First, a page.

Not Cold Pizza, It's Cold Cheese Pizza
I’m the type of guy that walks into a pizzeria and orders a slice room temperature, “don’t heat it, no bag. Just on a plate is good.” It’s not that I think an unheated slice tastes better than a hot one, it’s just quicker. Same thing with leftovers. I am pretty sure that warmed sausage stuffing, mashed potatoes and gravy tastes really great on Black Friday. I wouldn’t know, because I can't wait the 3 minutes for the microwave to heat up my food. I grab the Tupperware from the fridge, plop it on a plate and dig in. Insert meme of Garfield the Cat throwing lasagna in his mouth, NOM NOM NOM!! That’s me. I am Garfield! So, when I learned about Cold Cheese Pizza, I knew I had to try it.
The Laziest Pizza Style
Pizza was introduced to America in the late 1800’s but It wasn’t really until after World War II that popularity grew outside of the Northeast. Returning GIs shared their stories of the Neapolitan classic with their hometown cooks and ever since, innovative pizzaiolos, sous chefs and even barkeeps have been tweaking the recipe to incorporate their own local culture and signature. Sometimes these nuances are subtle, like the burnt laced edges on Boston’s South Shore bar pies. Other times the differences can be extreme a la the hearty meat and cheese casserole otherwise known as a Chicago Deep Dish. And then there’s cold cheese pizza, that’s more like a convenience than a bona fide genre in my opinion. But to be clear, I’m not talking about the Ohio Valley cold cheese pizza style made famous by DiCarlo’s in 1945. That’s a legit regional favorite and worthy of its own future post! I am talking about cold cheese slices.
In the mid 1980’s, Tino’s Pizza, located at the back of the Black Oak Tavern, was the go-to afterparty spot in the college town of Oneonta New York. As the bar emptied, overserved SUNY and Hartwick College kids would stagger over for some late-night slices. One day a student, probably an engineer major or maybe just an idiot savant that knows how to make a bong out of a box of Tic Tacs and a stick gum, asked owner Agatino Garufi to throw a handful of cold mozzarella on top of his steaming hot slice so as not to scorch his mouth. Hesitant at first, Agatino acquiesced not realizing how popular this new item would quickly become. He didn't just make a safe-to-eat-drunk-food, he created an iconic bite with a complexity that might get overlooked when you're shit faced. But sober, the textural dichotomy of the crispy crust and semi-melted low moisture cheese combined with the contrasting hot and cold temps makes for a sensory overload. Each chew is unmistakable. That ingenious kid went on to tell his friend, who told their friends and before they knew it, Tino’s was getting so many requests they put it on their menu. According to a post in the Daily Meal, in their heyday, 95% of Tino’s slices sold between midnight and 3 am were cold cheese and nearly 40 years later it continues to be a top seller.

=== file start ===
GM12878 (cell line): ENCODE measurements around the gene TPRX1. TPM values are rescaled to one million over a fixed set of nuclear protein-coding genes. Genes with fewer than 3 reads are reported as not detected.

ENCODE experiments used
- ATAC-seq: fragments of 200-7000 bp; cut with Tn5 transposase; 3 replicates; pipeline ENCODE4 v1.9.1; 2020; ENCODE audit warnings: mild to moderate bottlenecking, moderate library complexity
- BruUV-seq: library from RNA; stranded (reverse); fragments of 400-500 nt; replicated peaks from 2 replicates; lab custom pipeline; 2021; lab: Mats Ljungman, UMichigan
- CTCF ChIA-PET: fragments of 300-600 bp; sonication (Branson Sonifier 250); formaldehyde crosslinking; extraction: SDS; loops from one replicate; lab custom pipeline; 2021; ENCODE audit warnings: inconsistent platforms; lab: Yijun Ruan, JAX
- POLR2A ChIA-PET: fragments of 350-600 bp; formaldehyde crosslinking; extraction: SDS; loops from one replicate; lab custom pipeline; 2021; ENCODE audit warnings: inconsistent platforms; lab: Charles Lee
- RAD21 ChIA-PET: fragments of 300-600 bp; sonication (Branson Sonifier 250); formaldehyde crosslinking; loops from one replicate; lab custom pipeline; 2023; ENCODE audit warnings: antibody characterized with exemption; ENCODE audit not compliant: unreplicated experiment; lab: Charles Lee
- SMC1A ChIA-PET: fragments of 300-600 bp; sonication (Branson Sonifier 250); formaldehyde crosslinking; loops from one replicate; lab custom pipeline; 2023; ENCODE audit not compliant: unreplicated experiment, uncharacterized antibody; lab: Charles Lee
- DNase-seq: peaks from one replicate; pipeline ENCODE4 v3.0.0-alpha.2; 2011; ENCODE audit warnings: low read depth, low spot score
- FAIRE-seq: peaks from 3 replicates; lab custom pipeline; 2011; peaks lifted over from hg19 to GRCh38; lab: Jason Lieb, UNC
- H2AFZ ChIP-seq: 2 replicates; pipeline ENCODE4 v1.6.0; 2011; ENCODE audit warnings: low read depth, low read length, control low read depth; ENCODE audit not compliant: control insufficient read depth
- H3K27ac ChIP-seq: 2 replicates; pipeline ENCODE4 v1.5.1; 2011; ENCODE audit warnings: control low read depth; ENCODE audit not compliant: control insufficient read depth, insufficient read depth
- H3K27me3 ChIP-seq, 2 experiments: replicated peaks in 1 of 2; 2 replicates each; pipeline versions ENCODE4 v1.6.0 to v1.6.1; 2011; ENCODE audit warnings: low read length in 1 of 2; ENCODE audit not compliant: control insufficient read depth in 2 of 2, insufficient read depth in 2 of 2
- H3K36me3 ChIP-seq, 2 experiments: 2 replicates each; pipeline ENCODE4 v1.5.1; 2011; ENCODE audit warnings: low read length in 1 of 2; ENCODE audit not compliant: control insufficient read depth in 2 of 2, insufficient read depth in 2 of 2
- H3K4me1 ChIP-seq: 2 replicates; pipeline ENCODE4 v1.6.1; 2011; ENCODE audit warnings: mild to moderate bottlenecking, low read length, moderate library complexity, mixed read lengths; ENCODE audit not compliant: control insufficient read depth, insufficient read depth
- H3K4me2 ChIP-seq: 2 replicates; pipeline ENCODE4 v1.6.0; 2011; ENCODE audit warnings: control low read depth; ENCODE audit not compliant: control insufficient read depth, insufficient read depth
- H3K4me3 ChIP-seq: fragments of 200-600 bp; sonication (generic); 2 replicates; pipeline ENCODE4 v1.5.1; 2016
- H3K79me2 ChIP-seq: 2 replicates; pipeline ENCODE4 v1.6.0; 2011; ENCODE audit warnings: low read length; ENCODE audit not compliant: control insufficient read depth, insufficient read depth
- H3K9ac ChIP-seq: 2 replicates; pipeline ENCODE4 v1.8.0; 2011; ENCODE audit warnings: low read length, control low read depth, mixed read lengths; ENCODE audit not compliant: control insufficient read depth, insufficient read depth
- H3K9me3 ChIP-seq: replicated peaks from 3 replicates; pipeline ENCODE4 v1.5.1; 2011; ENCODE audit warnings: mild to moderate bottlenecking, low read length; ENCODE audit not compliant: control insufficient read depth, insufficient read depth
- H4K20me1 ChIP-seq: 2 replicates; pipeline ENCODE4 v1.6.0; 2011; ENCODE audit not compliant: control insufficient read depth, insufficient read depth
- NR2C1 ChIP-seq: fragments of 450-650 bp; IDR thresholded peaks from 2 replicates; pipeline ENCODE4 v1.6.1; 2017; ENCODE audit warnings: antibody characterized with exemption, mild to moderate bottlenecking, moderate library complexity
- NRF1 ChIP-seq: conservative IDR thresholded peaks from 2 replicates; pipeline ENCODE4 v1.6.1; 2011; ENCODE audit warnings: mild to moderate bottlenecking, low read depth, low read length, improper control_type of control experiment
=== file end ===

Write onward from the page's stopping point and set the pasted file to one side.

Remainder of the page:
I don't think we can call this a "pizza style" yet, but thanks to alumni returning home from upstate, this food has spread to a few other towns. In addition to Tino's expansion into Copperstown, Little Vincent’s in Huntington Long Island has been serving their own version since 1985 and shares a cult like devotion just as large as Tino’s. And though predominately sold for the late-night crowd, stop by anytime of the day and chances are you will hear someone ordering it. Town Pizza on Fire Island (ask for it with their boom boom sauce), ZA Late Night Pizzeria in Seaford and DC’s Pizza in Albany, all have it on their menus as well. If you can’t make it to one of these locations, ask your local pizzeria, maybe you can start a trend in your town.